Threatened with death should he have remained a Protestant, Prince Henri de Béarn and Navarre became Catholic on September 26, 1572. Over the next twenty-three years, Henri oscillated between denominational stances three times, drawing the suspicion of French Catholics and Protestants alike. His final turn toward Catholicism was sealed on July 25, 1593.[47] According to Fischer, Henri’s repeated confessional changes had not been the result of indecision but a shrewd plan to build stability in his realm. Moreover, the prince thought the continuous fighting “by both sides in the name of Christ” to be “un-Christian.”[48] Henri had therefore exhorted Catholics and Protestants to reconcile with one another: “We believe in one God, we recognize Jesus Christ, and we draw on the same gospel.”[49] Although the Bourbon Henri came to abhor war whether from a Catholic or Protestant perspective, as a Protestant in 1587 he defeated two Catholics, Henri of Guise and Henri of Valois, “in open battle”[50] during the last of nine French Wars of Religion,[51] known as “the War of the Three Henris.”[52] Two years later, the Catholic Prince Henri was enthroned as King Henri IV,[53] and peace ruled France for the next four decades.

Shortly after Henri IV’s reign began, the new king’s ally Samuel de Champlain followed his sovereign into the Catholic Church. Champlain quickly earned the trust of Henri IV. A highly-skilled navigator, Champlain was appointed by the king as a geographer in the Louvre in 1602. There, he studied why six previous French attempts to settle North America had failed, and how a permanent New World colony might yet be established.[54]

Champlain’s seafaring abilities had been tried between 1599 and 1601 on a royal expedition to New Spain sanctioned by Spanish General Pedro de Zubiaur, with a mixed Spanish-French crew.[55] Spain had enlisted French help to spy on English interlopers in New Spain’s waterways; England had attacked Spanish Puerto Rico in 1598.[56] The espionage fleet was overseen by a Spaniard, Don Francisco Coloma, while its lead ship, San Julian, which had just been sold by France to Spain, was captained by Champlain’s uncle, Guillaume Allène Provençal.[57] In New Spain, Champlain saw the same “free dives” for pearls that had raised the ire of Bartolomé de las Casas almost a century earlier, although by Champlain’s time African descendants were working in place of the Indian slaves encountered by las Casas.[58] Champlain reacted with similar disgust to that of the Spanish Dominican against the inhumanity of the slave trade in the Spanish Empire. Slavery, whether of Indians or of Africans, was not to be replicated in the New France that Champlain was to build. Alas, the French used slaves with the same impunity as the Spanish in Hispaniola’s sugar cane plantations before and after Spain surrendered the island’s western third to France via the 1697 Treaty of Ryswick.[59] African slaves were also imported to French North America in the late seventeenth century.[60]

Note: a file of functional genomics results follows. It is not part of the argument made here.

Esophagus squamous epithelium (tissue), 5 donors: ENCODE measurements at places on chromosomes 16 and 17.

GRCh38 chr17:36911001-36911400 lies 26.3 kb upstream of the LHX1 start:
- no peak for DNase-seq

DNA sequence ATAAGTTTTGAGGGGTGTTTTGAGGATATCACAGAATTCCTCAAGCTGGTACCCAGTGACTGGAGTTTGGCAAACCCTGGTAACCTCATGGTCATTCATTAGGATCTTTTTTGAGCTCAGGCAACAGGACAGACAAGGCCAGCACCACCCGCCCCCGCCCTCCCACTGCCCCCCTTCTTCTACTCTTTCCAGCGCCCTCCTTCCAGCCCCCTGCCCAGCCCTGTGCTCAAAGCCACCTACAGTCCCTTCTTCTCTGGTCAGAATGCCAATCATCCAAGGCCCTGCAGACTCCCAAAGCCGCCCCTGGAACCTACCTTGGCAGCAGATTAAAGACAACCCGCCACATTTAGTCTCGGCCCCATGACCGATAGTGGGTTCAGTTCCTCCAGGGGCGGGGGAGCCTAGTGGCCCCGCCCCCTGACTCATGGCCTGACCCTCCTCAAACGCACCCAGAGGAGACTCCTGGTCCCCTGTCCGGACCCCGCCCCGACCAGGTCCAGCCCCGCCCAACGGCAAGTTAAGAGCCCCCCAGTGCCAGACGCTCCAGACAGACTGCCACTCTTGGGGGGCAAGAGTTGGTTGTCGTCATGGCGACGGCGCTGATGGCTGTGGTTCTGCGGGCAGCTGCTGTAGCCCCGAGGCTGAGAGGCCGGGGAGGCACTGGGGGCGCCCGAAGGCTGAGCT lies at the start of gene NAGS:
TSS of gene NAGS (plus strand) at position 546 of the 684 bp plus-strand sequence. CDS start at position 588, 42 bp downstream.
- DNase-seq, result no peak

Samuel de Champlain first sailed to North America aboard the Bonne Renommée, commanded by the Catholic François Gravé, Sieur du Pont. The weathered ship landed at Tadoussac on May 26, 1603. There, as in New Spain, Champlain conversed with the Indians. The observant Champlain distinguished between the many Montagnais and Algonquin nations in the vicinity, negotiated trade with them, and sketched maps of the St. Lawrence and Saguenay valleys based on his explorations and on his conversations with the Indians.[61] The French called their friendly reception by the Indians that featured tobacco, local game, dialogue, and welcome speeches and dances interspersed with long periods of silence a tabagie– “a tobacco feast.”[62]